Dhammapada Verse 252
attano pana duddsam
paresam hi so vajjani
opunati yatha bhusam
attano pana chadeti
kalimva kitava satho.1
Verse 252: It is easy to see the faults of others, but difficult to see one's
own. A man broadcasts the fault; of others like winnowing chaff in the wind, but
hides his own faults as a crafty fowler covers himself.
1. Satho: a cheat, a gambler. According to the Commentary, it means a crafty
The Story of Mendaka the Rich Man
While residing near the town of Baddiya, the Buddha uttered Verse (252) of
this book with reference to the renowned rich man Mendaka and his family.
Once, during his tour of Anga and Uttara regions, the Buddha saw in his
vision that time was ripe for Mendaka, his wife, his son, his daughter-in-law,
his granddaughter and his servant, to attain Sotapatti Fruition. Seeing the
prospect of these six people attaining Sotapatti Fruition, the Buddha went to
the town of Baddiya.
Mendaka was an extremely rich man. It was said that he found a large number
of life-size golden statues of goats in his backyard. For this reason, he was
known as Mendaka (a goat) the rich man. Again, it was also said that during the
time of Vipassi Buddha he had donated a monastery for Vipassi Buddha and a
congregation hall complete with a platform for the preacher. On completion of
these buildings he made offerings of alms-food to Vipassi Buddha and the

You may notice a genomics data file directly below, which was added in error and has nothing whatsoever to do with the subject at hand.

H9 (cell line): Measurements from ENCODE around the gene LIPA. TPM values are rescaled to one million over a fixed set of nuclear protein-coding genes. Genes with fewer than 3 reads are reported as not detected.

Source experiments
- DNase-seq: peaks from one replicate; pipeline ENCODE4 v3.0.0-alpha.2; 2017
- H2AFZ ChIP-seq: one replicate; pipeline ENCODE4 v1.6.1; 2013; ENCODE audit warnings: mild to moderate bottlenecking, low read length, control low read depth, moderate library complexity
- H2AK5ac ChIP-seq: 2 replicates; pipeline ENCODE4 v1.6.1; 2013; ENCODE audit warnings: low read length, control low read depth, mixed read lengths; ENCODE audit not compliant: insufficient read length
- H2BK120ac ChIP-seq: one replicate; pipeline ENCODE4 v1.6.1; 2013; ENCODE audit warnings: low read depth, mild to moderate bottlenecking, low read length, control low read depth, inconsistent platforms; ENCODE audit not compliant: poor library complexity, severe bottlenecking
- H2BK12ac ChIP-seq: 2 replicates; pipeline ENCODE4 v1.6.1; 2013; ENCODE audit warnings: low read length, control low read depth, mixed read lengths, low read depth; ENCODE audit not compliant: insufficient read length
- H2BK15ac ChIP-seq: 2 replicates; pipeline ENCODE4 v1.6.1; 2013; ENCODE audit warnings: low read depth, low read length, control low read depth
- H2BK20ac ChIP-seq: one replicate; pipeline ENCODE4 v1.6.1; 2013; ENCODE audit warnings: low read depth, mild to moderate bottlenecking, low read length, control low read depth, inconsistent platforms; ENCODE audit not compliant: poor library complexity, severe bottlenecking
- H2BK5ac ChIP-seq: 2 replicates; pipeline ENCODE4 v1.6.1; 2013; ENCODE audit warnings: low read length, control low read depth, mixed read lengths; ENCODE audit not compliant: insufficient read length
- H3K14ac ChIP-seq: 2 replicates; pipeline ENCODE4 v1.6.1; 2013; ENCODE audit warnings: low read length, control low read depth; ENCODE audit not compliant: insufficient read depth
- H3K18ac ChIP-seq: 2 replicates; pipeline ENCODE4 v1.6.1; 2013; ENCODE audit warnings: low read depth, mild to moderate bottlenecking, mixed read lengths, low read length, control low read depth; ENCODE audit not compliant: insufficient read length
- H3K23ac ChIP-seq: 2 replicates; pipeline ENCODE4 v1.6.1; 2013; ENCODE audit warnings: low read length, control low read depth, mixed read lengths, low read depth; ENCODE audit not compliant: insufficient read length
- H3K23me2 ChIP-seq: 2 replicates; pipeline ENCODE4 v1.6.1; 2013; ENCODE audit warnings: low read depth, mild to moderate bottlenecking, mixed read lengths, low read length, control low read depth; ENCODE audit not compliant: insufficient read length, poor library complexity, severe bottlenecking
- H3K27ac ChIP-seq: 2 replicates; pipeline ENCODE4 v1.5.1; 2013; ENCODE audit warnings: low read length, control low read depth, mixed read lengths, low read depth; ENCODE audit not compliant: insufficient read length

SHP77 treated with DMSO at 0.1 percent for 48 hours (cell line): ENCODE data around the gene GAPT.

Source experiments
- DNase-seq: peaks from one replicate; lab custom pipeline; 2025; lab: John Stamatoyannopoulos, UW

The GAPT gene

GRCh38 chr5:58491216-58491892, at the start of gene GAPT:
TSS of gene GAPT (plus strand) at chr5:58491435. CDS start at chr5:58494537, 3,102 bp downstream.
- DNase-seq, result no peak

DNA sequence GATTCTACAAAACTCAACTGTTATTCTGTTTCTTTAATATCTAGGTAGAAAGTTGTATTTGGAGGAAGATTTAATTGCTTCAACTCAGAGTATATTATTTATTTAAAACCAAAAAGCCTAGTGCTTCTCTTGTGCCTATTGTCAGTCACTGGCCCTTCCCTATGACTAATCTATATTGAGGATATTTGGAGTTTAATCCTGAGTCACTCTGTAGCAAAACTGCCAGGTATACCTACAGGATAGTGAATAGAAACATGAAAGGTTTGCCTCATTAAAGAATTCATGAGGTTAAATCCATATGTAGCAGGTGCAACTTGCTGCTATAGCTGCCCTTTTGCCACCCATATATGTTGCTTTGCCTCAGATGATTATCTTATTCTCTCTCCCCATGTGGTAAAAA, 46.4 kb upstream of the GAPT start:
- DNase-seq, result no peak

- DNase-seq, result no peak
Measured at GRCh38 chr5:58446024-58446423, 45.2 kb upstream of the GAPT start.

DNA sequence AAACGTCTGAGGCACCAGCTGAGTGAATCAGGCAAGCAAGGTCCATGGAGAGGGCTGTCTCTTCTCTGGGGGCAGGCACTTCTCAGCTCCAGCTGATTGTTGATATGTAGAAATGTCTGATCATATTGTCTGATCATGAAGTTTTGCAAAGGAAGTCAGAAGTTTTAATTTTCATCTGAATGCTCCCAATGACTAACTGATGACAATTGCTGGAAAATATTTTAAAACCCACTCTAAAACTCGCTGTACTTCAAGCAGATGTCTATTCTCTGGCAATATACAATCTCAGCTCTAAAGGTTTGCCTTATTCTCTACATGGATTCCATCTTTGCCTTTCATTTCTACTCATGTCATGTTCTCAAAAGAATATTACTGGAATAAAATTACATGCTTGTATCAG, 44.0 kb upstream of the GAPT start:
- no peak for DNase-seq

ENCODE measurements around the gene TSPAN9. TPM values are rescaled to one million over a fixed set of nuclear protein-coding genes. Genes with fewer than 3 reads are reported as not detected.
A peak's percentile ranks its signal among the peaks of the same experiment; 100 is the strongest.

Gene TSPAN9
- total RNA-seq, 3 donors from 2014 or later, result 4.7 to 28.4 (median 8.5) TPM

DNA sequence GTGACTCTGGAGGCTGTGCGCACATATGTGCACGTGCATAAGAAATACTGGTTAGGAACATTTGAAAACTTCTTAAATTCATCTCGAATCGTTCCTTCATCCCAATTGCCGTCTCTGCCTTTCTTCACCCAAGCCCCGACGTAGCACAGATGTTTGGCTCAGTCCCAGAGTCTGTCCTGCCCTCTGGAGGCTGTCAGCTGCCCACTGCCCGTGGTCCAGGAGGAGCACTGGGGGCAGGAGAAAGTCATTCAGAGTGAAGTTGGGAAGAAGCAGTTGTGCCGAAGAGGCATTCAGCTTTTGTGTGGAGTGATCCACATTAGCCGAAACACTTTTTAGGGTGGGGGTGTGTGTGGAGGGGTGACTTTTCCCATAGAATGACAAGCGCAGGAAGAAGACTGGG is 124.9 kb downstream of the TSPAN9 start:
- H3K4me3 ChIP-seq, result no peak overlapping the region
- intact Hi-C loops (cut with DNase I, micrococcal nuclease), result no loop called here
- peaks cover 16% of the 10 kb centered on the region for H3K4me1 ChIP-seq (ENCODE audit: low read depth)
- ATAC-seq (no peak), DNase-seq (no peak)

bhikkhus for four months. Then, in yet another of his past existences, when he
was a rich man in Baranasi, there was a famine throughout the region. One day,
they had cooked a meal just enough for the members of the family when a
paccekabuddha stood at the door for alms-food. Then and there he offered all the
food. But due to his great faith and generosity, the rice pot was later found to
be miraculously filled up again; so also were his granaries.
Mendaka and his family, hearing that the Buddha was coming to Baddiya, went
to pay homage to him. After hearing the discourse given by the Buddha, Mendaka,
his wife Candapaduma, his son Danancaya, his daughter-in-law Sumanadevi, his
granddaughter Visakha and the servant Punna attained Sotapatti Fruition. Mendaka
then told the Buddha how on his way, some ascetics had spoken ill of the Buddha
and had tried to dissuade him from coming to see him. The Buddha then said, "My
disciple, it is natural for people not to see one's own faults, and to
exaggerate other people's faults and failings."
Then the Buddha spoke in verse as follows:
|Verse 252: It is easy to see the faults of others, but
difficult to see one's own. A man broadcasts the fault; of others like
winnowing chaff in the wind, but hides his own faults as a crafty
fowler covers himself.